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Francis Thompson's 'The Hound of Heaven'. That stunning image is right there in the title.
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Old 01-05-2011, 09:12 PM
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Good picks there SyntaxError.

Here's a nugget:

This spring as it comes bursts up in bonfires green,
Wild puffing of emerald trees, and flame-filled bushes,
Thorn-blossom lifting in wreaths of smoke between
Where the wood fumes up and the watery, flickering rushes.

I am amazed at this spring, this conflagration
Of green fires lit on the soil of the earth, this blaze
Of growing, and sparks that puff in wild gyration,
Faces of people streaming across my gaze.

And I, what fountain of fire am I among
This leaping combustion of spring? my spirit is tossed
About like a shadow buffeted in the throng
Of flames, a shadow that's gone astray, and is lost.

By: D.H. Lawrence
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Old 01-06-2011, 01:33 AM
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Hi Guys, I think this conjures both Imagery and Pathos superbly.

[You were torn from the wreckage of your silent reverie
from this dark cold hotel room and the emptiness that you feel]
From a song 'In the arms of the Angel'
Best Regards
D
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Old 01-06-2011, 01:51 AM
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;

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Old 01-06-2011, 03:21 AM
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The whole of "Funeral Blues" is genius for imagery. I'll post the rest 'cos syn only used a snippet

"Stop all the clocks, cut off the telephone,
Prevent the dog from barking with a juicy bone,
Silence the pianos and with muffled drum
Bring out the coffin, let the mourners come.

Let aeroplanes circle moaning overhead
Scribbling on the sky the message He is Dead.
Put crepe bows round the white necks of the public doves,
Let the traffic policemen wear black cotton gloves.

He was my North, my South, my East and West,
My working week and my Sunday rest,
My noon, my midnight, my talk, my song;
I thought that love would last forever: I was wrong.

The stars are not wanted now; put out every one,
Pack up the moon and dismantle the sun,
Pour away the ocean and sweep up the woods;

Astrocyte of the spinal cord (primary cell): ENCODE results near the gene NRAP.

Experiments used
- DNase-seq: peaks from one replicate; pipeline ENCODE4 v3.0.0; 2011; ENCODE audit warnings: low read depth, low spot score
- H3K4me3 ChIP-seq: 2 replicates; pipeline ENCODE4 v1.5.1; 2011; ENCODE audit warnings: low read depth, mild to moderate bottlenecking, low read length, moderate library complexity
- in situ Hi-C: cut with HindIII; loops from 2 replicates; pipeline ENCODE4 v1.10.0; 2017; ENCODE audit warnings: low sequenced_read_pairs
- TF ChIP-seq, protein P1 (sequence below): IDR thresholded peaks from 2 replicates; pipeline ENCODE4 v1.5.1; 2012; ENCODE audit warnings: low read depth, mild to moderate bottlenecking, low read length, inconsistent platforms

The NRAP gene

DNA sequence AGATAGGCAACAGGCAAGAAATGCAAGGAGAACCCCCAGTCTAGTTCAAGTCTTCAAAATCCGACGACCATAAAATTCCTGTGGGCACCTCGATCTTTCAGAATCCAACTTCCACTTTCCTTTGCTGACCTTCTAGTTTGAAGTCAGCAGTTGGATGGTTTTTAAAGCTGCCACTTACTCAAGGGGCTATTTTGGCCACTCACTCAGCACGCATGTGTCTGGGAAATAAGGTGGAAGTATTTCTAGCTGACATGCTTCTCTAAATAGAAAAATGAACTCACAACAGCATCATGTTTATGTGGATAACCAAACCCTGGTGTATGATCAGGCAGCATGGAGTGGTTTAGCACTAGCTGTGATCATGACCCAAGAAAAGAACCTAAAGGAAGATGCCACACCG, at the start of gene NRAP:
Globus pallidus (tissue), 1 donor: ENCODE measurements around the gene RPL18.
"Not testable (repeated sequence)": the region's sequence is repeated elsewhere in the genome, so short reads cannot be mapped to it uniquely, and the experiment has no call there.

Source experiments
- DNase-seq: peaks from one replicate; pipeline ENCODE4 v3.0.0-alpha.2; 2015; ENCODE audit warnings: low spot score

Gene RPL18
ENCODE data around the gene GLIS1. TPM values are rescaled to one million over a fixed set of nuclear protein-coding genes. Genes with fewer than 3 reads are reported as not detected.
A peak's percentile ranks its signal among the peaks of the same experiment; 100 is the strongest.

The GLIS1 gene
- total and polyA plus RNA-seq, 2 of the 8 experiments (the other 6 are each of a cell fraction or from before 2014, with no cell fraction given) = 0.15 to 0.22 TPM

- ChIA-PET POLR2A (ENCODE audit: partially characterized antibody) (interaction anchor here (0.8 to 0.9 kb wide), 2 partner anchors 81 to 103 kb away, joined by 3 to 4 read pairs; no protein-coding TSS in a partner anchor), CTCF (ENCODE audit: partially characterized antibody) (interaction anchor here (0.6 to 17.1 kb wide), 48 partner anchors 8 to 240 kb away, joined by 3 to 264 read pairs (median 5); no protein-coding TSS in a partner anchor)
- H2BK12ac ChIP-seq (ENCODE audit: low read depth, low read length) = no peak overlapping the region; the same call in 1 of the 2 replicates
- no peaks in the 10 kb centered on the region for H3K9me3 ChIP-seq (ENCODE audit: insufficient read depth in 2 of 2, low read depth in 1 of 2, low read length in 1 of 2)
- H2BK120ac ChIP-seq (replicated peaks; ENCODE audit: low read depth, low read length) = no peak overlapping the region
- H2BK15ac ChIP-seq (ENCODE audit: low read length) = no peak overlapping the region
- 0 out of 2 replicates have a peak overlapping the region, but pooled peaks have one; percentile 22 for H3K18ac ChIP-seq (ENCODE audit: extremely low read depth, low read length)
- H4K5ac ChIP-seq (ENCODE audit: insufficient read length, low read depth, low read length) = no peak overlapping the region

For nothing now can ever come to any good.
"

Another couple of poems that I think have great imagery are Blake's London:

"I wander through each chartered street,
Near where the chartered Thames does flow,
And mark in every face I meet,
Marks of weakness, marks of woe.
In every cry of every man,
In every infant's cry of fear,
In every voice, in every ban,
The mind-forged manacles I hear:

How the chimney-sweeper's cry
Every blackening church appals,
And the hapless soldier's sigh
Runs in blood down palace-walls.

But most, through midnight streets I hear
How the youthful harlot's curse
Blasts the new-born infant's tear,
And blights with plagues the marriage-hearse.
"


And The Raven, which I will just link to due to length
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Old 01-06-2011, 08:53 AM
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Robert Frost's "A Hillside Thaw" has a marvelous image of melting snow:

"To think to know the country and now know
The hillside on the day the sun lets go
Ten million silver lizards out of snow!"
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Old 01-06-2011, 03:10 PM
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I'm really enjoying this thread. Cheers for posting the rest of 'Funeral' DK, my post was getting a bit long! And London, I haven't read that in ages!

Winterstorm: I don't usually like D H Lawrence, but this is gorgeous.

Another one of my favourites (bit morbid again, sorry):

The Emperor of Ice-Cream
Wallace Stevens

Call the roller of big cigars,
The muscular one, and bid him whip
In kitchen cups concupiscent curds.
Let the wenches dawdle in such dress
As they are used to wear, and let the boys
Bring flowers in last month's newspapers.
Let be be finale of seem.
The only emperor is the emperor of ice-cream.
Take from the dresser of deal,
Lacking the three glass knobs, that sheet
On which she embroidered fantails once
And spread it so as to cover her face.
If her horny feet protrude, they come
To show how cold she is, and dumb.
Let the lamp affix its beam.
The only emperor is the emperor of ice-cream.
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Old 01-07-2011, 04:26 AM
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This is a lovely thread! =D I haven't read all yet (I'm in class right now xD), but I'm definitely going to!

Meanwhile, my personal contribution. It's a phrase that got stuck in my head one morning and it only wanted to get out via my keyboard.